I had questions. Boy oh boy, did I have questions for Fiona. Like, how is it that we can understand each other? More importantly, how is it that you know all the answers to every question on Earth? She started with a self-reflective crash course on hippo anatomy, then advanced into hippo sociology.
The average adult hippopotamus is physically sedentary and weighs around 3,000 pounds. Yet, she eats only about 1% of her body weight which is not commensurate with her accumulation of bodily fat. Fiona pointed out that this fact is important to remember for later.
Fiona also explained a bit of hippopotamus physiology that she said would help me understand the hippos' place in the scheme of things on Earth. Sweating blood is a myth, she said. Hippos excrete a liquid from their skin that is reddish in color. This valuable physiologic reaction to heat and sun delivers a mucous that acts as a sunblock, moisturizes the skin and provides protection against germs. Unknown to human scientists, it also provides a conductor for the neural exchange of information. Fiona told me to remember this tidbit for later, too.
The lecture on hippo sociology really opened my eyes on how looks can be so deceiving. How someone as cute as a hippopotamus can be surly and cross most of the time, even dangerous some of the time, was news to me. Fiona assured me it was so. She even showed me video examples on the transparent lens over her eye. I saw a scene where adults were fighting so viciously that a baby was crushed between them. And another, where two humans were walking peacefully back to their village and were killed by an adult hippo protecting his territory. Fiona noted that the hippopotamus is the single most dangerous animal to humans on the planet.
Fiona also explained how anti-social hippopotamuses are to each other as well. Hippos hang around in pods of ten individuals up to 100, but the only close bonds that are formed are between a mother and her daughter. It was at about this point that Fiona told me to pay attention and be ready to formulate on my own (if I could), an extrapolating question relative to the discussion.
Hippos are individualistic, unfriendly and keep to themselves, yet they group together. Hippos have no natural enemies, except for the ignorant, moronic humans who hunt them for ivory and 'sport'. Nevertheless, they crowd together at night when the hunters are too cowardly of the dark to come out. In fact, the entire pod will press so tightly together throughout the night, even sleeping on top of each other, that the ones under the pile of sleeping hippos are sometimes crushed or suffocated. As horrifying as that last fact was, my mind reached back then raced forward. I blurted out, "If hippos aren't protecting themselves because there are no threats, why do they sleep so tightly as a group?"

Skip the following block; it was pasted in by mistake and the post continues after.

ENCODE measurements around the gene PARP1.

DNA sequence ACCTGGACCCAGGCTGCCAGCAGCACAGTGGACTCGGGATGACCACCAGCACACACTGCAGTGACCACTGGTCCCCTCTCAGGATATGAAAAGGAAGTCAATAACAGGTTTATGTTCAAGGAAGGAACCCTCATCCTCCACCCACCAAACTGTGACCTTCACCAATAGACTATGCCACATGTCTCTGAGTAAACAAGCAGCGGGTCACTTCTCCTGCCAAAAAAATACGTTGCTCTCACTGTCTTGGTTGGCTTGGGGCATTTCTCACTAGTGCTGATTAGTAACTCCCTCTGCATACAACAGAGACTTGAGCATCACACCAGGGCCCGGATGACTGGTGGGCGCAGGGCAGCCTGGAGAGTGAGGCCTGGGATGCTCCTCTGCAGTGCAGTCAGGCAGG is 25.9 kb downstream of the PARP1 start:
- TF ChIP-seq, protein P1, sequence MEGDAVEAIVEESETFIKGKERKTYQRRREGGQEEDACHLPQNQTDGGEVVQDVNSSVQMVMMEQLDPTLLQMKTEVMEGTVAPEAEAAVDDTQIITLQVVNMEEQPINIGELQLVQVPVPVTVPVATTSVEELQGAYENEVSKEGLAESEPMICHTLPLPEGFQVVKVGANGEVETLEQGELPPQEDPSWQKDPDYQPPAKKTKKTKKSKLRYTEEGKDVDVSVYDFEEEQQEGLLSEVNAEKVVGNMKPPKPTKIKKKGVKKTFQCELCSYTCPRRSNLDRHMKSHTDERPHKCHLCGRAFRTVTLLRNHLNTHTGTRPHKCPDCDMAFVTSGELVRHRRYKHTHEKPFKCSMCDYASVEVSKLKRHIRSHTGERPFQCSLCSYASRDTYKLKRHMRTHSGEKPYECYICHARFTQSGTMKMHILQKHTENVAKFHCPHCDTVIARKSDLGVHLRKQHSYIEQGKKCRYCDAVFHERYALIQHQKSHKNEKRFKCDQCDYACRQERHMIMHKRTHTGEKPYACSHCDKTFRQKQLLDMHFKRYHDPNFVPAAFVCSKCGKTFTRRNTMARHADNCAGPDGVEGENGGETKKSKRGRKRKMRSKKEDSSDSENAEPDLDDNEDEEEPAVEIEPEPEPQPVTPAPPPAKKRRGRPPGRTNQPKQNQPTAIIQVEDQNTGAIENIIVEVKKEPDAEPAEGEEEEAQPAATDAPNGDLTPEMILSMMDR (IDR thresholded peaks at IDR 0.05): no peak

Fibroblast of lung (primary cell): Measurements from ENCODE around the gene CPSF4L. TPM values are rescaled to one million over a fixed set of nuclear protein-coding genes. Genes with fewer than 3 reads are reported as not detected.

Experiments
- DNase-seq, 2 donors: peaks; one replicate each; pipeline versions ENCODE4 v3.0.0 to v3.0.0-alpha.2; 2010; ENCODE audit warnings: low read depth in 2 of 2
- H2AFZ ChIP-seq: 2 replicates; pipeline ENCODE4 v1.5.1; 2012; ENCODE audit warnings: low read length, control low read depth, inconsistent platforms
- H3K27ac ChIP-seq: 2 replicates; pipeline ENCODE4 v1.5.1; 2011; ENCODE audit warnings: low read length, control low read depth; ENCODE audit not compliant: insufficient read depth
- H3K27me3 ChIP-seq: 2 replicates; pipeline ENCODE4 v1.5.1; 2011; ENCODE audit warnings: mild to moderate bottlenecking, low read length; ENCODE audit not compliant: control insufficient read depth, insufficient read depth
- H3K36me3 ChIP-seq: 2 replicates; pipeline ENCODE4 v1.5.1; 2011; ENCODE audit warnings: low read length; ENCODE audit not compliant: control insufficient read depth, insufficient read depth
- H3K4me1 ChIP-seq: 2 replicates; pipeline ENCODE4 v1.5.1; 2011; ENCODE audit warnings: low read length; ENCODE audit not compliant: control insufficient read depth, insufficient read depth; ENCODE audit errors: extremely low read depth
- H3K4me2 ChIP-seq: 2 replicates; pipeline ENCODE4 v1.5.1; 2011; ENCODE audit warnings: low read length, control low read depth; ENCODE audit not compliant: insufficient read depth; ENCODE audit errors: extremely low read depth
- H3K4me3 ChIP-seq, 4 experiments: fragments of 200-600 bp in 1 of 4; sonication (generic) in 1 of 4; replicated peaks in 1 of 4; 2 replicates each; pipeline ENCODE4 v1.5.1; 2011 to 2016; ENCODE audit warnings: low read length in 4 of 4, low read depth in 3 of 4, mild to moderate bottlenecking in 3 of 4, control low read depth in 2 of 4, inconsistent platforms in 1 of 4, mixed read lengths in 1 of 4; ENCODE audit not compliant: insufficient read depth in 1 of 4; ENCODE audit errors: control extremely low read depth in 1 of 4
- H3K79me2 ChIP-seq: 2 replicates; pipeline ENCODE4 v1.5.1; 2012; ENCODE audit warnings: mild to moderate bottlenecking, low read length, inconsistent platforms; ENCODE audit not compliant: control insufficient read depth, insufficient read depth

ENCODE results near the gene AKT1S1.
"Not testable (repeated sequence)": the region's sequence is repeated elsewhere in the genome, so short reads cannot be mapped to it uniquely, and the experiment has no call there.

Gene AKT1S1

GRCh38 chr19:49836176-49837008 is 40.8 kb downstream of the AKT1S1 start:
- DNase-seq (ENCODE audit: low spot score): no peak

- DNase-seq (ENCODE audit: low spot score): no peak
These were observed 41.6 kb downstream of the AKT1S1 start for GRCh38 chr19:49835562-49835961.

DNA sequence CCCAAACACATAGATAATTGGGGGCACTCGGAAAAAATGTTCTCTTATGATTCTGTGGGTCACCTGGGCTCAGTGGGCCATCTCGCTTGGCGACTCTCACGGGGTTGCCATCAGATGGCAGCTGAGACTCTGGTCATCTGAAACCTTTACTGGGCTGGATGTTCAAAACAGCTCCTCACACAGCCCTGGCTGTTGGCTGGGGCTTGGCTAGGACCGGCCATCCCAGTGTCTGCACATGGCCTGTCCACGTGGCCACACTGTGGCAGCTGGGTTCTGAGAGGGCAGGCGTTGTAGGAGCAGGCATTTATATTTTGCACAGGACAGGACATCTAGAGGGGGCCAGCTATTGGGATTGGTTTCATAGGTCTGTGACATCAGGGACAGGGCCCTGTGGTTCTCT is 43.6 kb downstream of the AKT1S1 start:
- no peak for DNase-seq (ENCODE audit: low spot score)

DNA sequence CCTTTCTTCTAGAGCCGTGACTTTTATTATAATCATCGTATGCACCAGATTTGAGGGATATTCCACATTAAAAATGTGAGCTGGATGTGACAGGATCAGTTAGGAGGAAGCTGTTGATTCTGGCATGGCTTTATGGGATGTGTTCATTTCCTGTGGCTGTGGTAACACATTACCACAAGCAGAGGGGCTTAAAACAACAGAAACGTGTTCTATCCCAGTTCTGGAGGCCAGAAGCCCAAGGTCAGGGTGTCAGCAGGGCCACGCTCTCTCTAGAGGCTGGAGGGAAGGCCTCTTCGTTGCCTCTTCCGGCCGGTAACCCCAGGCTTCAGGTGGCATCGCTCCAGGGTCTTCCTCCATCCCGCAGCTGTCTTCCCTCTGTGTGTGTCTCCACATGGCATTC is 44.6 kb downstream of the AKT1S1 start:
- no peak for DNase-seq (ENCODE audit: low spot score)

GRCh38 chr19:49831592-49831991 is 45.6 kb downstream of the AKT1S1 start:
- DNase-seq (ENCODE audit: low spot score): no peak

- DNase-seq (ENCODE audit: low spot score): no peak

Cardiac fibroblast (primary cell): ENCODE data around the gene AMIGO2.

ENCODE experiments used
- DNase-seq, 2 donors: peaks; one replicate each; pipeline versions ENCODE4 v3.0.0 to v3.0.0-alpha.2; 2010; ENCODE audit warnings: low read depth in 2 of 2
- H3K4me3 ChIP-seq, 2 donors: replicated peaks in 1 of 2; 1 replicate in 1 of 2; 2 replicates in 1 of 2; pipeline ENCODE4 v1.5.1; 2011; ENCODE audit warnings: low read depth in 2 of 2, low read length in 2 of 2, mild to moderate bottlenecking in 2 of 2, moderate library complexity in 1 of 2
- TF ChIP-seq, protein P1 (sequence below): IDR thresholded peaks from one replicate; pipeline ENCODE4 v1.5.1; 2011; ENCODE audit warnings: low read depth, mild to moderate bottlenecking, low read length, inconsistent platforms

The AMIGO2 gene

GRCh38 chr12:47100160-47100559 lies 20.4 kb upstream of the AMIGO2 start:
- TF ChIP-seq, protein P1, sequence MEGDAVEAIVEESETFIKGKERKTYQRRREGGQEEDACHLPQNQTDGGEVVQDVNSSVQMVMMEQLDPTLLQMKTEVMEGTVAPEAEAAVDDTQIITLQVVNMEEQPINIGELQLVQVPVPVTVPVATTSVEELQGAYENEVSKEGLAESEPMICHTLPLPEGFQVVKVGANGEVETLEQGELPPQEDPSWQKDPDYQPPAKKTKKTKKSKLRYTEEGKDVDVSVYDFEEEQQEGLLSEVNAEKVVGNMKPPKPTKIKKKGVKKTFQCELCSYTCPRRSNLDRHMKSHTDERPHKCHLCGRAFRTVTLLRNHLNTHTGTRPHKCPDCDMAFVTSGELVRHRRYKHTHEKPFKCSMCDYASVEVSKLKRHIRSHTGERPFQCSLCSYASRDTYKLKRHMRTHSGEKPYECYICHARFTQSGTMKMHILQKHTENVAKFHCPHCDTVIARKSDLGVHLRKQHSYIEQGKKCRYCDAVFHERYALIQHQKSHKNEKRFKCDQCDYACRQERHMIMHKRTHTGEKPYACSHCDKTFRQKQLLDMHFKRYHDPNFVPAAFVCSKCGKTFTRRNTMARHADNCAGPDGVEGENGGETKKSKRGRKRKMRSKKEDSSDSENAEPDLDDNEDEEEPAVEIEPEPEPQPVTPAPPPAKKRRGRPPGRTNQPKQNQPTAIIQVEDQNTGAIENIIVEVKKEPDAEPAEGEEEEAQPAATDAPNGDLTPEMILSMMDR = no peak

Fiona answered directly and succinctly, "Cooperation is why. In this case, cooperation for the exchange of information."
It took me a couple of blank-eyed blinks and a crescendo of brain silence, before I could say, "Explain."
I've repeated and expounded on Fiona's explanation since then in the many T.E.D. talks, interviews, lectures, and book publications I've engaged in throughout my career. Because of Fiona, I have become a star in my field, a better socio-psychologist to my clients and an adoring, loving mother of two now-grown daughters. It's an explanation for the ages.
Hippos are the archivists of the world. Information from 50 million years ago to the present is stored in their body fat. They eat a small amount relative to their weight because the specialized adipose tissue generates its own energy. The collection and dissemination of information occurs flesh-to-flesh during sleep among the hippos with their sweat acting as an electrical conductor. The advancement of knowledge and information is so paramount to hippos that, in spite of their antipathy toward one another, they cooperate as a whole and will even risk death for it.
It is now said that to kill a hippo is to burn down a thousand libraries. Fortunately, both are now strictly outlawed. My youngest daughter, a budding neuroscientist, couldn't be happier. She's good friends with Fiona's eldest daughter and the two spend hours discussing topics in her chosen field of study as well as those outside it. That's probably how she was able to finally find the answer to the first question I asked of Fiona many years ago: How is it that we can understand each other?
Turns out that when Fiona was in utero, her mom Bibi was the first hippopotamus in history to undergo an ultrasound. Hippos use subsonic vocalisations to communicate. When these waves from the fetus, Fiona, collided with the ultrasonic waves of her mother Bibi's procedure, a communication conduit was formed between hippo and human. Its formation and operation are still under research.
So, yes. I love Fiona. She's given so much to me, this country, this world. Fiona was with us during the devastating viruses sweeping the globe in the 20's. She saved billions with her calls for cooperation through social distancing. Fiona was with us during the aliens' first contact in the 30's. She diverted their threatened annihilation with worldwide calls for cooperation in laying down arms and weapons. And in the 40's, Fiona saved us from total extinction with her calls for the world's space agencies to cooperate and divert the path of a storm of asteroids. We barely made it. Millions perished, but the world is quieter and gentler now. The Earth has finally settled.
Fiona and I are old ladies now. We're next door neighbors, too. We grateful humans built the most kick-ass habitat for the revered Fiona and her extended family pod, complete with acres upon acres of lush African grasses, a slow-moving river with real water and miles of muddy banks. I, on the other hand, live with my husband in a modest cottage near the grounds. It's filled with pictures of Fiona, her children and our daughters. And a lot of love. For science. For our fellow man, woman and child. For our planet. For all creatures. For Fiona.
I'm going to be seeing her for lunch today. If there are any questions or advice you want from Fiona, please let me know. In the spirit of cooperation, I'll ask.